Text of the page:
Digital technology gives us a totally new perspective on the broadcasting of information and Inter- net has changed the way we communicate and share information in a way we could not have fore- seen. Countless websites contain educational, artistic, scientific, and lifestyle information, next to websites offering entertainment in the broadest sense of the word. We can travel through time and space, see and hear things that we would never before have seen or heard. There are digital copies of fragile old books and manuscripts that we can look at, we can search for annotations and read what other people know or think about the pages we visit. We can educate others and ourselves by sharing knowledge via digitalised information, being text, images, film, or sound and music. This article aims to discuss various reasons for ‘digitisation’ and explain a few of the methods used. I shall illustrate this by showing a few examples from Europe and the United States. The underlying con- cepts of ‘digitalconservation’ as well as ‘culturalheritage’ are complex. I will elaborate, very briefly, on these concepts to touch upon their complexity.
Second Life also provides due to the peculiarities of its content creation and storage system severe challenges for the sustainability of engagement by institutions and corporations. As it has been discussed before, investments that are undertaken in the creation of new assets could be lost if Second Life ceases to exist as a platform. This content strategy applied by Second Life shows strong similarities to early on- line platforms like Compuserve (CompuServe Information Service) and its market strategy in the 1980-90s where content was held in a walled garden environment. Despite these limitations, Second Life provides nevertheless a useful and informa- tive environment for the evaluation of user contributions: first of all, the tight inte- gration of content production tools and workflows within the environment itself al- lows user contributions to take place. Second, Second Life can be regarded as a case study for an emerging environment. While the principal concepts of virtual worlds have been around for several years, actual uses and practices that would ap- peal to a mass audience haven't been identified yet. The emergence of such prac- tices depends however upon innovation as discussed before and Second Life pro- vides an environment where these practices are actively explored through user contributions.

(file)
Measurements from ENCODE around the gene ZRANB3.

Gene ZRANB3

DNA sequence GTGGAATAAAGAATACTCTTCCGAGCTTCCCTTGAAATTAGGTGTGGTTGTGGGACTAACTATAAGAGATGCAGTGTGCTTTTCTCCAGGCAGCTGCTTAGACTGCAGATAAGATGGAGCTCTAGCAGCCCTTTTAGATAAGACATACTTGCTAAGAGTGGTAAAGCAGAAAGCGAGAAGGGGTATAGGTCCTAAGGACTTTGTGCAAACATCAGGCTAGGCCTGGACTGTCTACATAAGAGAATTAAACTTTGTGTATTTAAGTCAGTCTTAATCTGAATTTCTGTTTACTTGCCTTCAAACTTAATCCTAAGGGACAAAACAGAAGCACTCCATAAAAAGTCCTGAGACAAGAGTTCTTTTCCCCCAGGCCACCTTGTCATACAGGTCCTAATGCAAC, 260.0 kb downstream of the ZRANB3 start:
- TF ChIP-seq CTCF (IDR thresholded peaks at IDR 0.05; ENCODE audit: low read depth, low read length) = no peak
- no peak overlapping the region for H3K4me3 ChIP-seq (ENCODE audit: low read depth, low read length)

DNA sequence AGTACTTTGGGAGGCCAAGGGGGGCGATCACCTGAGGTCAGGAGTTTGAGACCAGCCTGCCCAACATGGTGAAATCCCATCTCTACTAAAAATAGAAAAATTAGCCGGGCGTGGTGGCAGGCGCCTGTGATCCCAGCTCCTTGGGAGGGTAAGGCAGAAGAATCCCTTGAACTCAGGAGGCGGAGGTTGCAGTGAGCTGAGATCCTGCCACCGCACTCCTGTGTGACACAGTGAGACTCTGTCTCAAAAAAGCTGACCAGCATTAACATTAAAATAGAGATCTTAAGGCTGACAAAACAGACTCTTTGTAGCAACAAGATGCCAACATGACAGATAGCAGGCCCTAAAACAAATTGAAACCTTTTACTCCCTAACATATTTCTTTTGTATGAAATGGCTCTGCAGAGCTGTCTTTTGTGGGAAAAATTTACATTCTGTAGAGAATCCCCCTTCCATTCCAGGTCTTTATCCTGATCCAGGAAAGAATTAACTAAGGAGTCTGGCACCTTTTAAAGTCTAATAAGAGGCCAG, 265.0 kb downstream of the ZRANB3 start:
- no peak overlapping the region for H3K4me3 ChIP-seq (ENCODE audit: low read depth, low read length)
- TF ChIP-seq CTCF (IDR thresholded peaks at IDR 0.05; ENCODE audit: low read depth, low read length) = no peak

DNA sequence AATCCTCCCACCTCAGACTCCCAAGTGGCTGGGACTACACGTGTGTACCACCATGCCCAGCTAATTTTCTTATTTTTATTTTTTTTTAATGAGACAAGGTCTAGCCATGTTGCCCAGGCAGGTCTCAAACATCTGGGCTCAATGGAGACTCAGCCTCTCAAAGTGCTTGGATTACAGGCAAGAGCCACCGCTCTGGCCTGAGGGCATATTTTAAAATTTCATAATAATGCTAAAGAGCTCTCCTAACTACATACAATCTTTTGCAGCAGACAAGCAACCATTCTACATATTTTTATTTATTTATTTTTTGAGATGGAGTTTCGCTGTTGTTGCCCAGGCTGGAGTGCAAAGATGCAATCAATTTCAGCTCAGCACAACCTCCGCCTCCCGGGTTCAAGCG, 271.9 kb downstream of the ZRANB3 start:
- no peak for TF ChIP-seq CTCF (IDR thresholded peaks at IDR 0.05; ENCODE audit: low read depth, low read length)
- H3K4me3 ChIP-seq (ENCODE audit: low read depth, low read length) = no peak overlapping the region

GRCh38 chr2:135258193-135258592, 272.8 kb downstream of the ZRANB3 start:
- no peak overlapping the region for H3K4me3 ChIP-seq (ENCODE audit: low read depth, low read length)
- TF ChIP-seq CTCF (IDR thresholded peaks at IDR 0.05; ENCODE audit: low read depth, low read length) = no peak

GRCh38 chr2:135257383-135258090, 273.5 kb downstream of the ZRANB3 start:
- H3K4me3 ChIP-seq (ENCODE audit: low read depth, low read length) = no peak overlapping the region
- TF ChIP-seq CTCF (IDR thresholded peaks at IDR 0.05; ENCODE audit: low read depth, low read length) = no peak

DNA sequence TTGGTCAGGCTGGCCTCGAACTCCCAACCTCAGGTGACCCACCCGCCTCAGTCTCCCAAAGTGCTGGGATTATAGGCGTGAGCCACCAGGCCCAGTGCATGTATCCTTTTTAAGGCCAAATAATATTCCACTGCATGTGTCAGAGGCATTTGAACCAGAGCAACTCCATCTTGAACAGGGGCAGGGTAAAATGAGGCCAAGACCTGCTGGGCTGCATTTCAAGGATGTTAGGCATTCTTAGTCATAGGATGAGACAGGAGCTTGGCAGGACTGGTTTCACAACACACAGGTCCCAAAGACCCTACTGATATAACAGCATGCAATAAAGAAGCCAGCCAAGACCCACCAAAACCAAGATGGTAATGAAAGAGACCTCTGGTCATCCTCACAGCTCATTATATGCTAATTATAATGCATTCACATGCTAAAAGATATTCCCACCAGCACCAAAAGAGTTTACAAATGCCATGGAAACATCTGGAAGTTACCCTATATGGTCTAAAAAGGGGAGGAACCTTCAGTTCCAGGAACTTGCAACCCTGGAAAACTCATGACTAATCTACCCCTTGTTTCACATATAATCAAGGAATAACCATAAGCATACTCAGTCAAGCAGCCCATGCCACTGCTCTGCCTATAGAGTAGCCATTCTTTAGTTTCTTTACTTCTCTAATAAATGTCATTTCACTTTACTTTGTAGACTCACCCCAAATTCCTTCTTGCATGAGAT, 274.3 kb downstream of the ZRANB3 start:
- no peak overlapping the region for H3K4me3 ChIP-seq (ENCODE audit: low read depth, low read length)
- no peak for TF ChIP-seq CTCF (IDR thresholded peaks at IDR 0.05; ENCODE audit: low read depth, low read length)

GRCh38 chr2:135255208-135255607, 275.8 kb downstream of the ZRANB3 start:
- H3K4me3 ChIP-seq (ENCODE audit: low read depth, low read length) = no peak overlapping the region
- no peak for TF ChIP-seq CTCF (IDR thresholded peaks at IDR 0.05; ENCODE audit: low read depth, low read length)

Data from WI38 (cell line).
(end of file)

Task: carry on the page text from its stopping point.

the World Trade Organisation (WTO) (Desai, 2015). Brazil, Russia, India, China, and South Africa form the acronym BRICS. The BRICS countries have relatively stable economies, and developing countries in Africa have turned to them for economic support. Especially in the case of India and China, their presence in Africa is seen as a South-South cooperation that offers policy alternatives that would bring better economic yields to African countries. Contrary to new hopes of economic salvation from neo-liberal capitalists, BRICS promote economic dependency in Africa (Luce, 2015). BRICS is sponsoring huge infrastructure development in Africa, and African countries will have to endlessly be paying off loans. In some cases, African countries have to offer their resources as collateral for such loans. These conditions are similar to colonial conditions (Luce, 2015). These sub-imperialist tendencies are perceived as a form ofcultural imperialism. The donation of Gandhi’s statue to Ghana would therefore be part of India’s cultural sub-imperialism.